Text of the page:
“Evolution runs directly counter to most major world religions, which teach that God created the world in some form or another.” That pithy, “Voice of God” sentence was written yesterday by Julia Duin, late of the Washington Times, now anchor of the Washington Post‘s On Faith daily discussion of religion in the news. Come again?
Evolution does not run directly counter to Buddhism or Hinduism; indeed, the latter tends to be sympathetic to evolutionary ways of thinking. Nor does Islam consider itself “countered” by evolution. Much of the Judeo-Christian world accepts evolution, and not just liberal Protestantism. Mainstream Orthodox Judaism is down with evolution, “properly understood.” So is the Vatican. Mormonism has no official position on the subject.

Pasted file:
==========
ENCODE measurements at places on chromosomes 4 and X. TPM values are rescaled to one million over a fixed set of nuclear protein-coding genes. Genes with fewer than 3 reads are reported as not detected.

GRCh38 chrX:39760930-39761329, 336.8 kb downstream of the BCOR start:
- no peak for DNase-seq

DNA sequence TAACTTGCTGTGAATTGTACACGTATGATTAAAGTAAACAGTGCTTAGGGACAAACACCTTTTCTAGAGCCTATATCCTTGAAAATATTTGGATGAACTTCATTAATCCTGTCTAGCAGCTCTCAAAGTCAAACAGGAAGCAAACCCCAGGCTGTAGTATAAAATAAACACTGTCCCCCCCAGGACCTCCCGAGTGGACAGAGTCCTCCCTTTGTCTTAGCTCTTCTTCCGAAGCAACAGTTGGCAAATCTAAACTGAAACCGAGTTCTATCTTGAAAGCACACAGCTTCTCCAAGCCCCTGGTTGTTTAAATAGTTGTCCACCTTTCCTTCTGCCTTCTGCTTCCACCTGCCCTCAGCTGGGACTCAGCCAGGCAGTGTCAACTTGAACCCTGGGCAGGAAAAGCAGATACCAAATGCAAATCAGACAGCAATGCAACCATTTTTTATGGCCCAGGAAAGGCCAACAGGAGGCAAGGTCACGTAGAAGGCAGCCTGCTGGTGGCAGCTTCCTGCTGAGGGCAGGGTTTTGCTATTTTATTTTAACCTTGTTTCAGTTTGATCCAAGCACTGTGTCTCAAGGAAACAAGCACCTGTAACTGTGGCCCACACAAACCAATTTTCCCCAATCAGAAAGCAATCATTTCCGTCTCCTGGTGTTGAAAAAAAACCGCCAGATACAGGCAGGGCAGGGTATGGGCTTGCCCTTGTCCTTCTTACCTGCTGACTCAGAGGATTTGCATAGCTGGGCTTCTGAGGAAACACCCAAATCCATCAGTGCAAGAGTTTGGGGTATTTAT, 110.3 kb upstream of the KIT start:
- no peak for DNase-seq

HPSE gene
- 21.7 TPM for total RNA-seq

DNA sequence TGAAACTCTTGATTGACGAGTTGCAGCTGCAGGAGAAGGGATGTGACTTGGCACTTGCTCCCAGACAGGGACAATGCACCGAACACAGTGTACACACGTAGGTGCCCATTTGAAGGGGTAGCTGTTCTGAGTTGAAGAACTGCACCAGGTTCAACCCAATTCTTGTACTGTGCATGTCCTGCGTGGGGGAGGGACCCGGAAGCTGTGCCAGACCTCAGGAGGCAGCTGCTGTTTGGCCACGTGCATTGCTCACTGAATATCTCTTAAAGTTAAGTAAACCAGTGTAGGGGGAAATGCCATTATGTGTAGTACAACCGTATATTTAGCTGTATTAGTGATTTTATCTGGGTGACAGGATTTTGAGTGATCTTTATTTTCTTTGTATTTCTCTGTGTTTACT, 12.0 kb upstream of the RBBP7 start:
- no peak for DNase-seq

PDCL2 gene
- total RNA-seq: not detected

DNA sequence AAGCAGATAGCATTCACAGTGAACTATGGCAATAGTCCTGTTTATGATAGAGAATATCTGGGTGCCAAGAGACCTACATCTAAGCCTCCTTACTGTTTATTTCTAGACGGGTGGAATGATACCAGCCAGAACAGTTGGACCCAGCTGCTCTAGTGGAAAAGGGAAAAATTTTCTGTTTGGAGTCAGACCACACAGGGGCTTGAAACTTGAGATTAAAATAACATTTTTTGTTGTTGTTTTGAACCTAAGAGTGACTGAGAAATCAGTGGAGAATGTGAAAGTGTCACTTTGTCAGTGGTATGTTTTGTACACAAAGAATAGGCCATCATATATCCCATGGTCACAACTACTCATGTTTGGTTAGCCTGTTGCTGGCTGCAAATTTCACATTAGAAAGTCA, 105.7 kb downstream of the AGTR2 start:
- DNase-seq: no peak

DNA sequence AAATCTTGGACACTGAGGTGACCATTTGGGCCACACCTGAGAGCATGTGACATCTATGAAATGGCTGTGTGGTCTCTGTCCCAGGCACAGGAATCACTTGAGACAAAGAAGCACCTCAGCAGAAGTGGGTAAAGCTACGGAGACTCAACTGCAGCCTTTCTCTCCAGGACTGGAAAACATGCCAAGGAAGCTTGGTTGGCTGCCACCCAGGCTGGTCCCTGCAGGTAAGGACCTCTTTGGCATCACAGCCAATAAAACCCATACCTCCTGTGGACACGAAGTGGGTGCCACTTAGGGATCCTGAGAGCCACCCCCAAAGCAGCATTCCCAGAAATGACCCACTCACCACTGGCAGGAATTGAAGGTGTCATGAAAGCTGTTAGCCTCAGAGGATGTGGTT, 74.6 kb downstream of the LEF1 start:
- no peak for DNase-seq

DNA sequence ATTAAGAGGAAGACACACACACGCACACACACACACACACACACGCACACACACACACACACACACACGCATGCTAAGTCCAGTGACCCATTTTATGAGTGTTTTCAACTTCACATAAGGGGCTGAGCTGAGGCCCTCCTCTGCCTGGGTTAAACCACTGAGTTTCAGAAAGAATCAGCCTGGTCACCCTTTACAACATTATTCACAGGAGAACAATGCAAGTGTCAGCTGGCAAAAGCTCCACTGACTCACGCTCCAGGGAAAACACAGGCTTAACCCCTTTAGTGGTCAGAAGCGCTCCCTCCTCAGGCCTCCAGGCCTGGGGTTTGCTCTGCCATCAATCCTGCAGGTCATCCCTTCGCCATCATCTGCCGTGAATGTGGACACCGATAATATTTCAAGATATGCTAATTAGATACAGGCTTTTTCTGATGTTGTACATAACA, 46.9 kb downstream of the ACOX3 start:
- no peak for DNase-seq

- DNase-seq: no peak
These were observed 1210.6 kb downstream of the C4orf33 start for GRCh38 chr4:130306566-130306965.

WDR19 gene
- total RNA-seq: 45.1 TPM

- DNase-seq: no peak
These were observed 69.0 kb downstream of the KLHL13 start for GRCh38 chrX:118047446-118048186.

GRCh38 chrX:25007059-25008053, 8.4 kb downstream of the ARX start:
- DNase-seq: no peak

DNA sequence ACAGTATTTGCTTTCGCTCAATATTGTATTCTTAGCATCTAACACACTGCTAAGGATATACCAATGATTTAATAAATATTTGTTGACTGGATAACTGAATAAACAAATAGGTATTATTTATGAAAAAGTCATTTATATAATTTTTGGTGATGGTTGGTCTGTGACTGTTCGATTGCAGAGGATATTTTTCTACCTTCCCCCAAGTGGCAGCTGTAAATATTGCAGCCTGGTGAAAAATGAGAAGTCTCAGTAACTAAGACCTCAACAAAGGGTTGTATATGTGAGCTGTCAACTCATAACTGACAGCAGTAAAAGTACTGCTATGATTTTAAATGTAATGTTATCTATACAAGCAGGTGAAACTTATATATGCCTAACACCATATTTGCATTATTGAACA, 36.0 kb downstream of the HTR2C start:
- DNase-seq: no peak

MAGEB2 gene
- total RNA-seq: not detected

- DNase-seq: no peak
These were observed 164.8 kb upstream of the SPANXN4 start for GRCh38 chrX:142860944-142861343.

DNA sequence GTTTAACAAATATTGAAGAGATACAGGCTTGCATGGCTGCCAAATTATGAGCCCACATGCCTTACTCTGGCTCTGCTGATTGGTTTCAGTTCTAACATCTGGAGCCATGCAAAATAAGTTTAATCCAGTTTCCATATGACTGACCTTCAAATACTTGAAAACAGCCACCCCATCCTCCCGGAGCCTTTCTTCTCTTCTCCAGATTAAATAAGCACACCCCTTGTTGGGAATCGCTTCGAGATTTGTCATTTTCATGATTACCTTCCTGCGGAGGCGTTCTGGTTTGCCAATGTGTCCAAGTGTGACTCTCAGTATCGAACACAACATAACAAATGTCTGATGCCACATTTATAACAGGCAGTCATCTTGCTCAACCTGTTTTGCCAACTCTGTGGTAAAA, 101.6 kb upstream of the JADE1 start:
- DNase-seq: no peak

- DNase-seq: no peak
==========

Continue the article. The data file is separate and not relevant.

Sure, you can find adherents of all of the above religious traditions who oppose evolution. But the only tradition that believes itself to be directly countered by evolution is fundamentalist Christianity, which emerged in the early 20th century in part to combat Darwinian theory and what it considered its baleful effects on Christian orthodoxy. To that end, the early fundamentalists invented the idea of biblical “inerrancy” and made it a pillar of their faith.
Duin advances the notion that what sets the world’s religions against evolution is the widely shared (“in some form or other”) teaching that God created the world. But such a view only makes sense if your understanding of creation is the classic inerrantist one: creation according to the Genesis account of the Six Days, complete with all the living creatures in their present form. It’s fair to say, however, that the preponderance of magisterial religious teaching these days is that evolution is consistent with divine creation.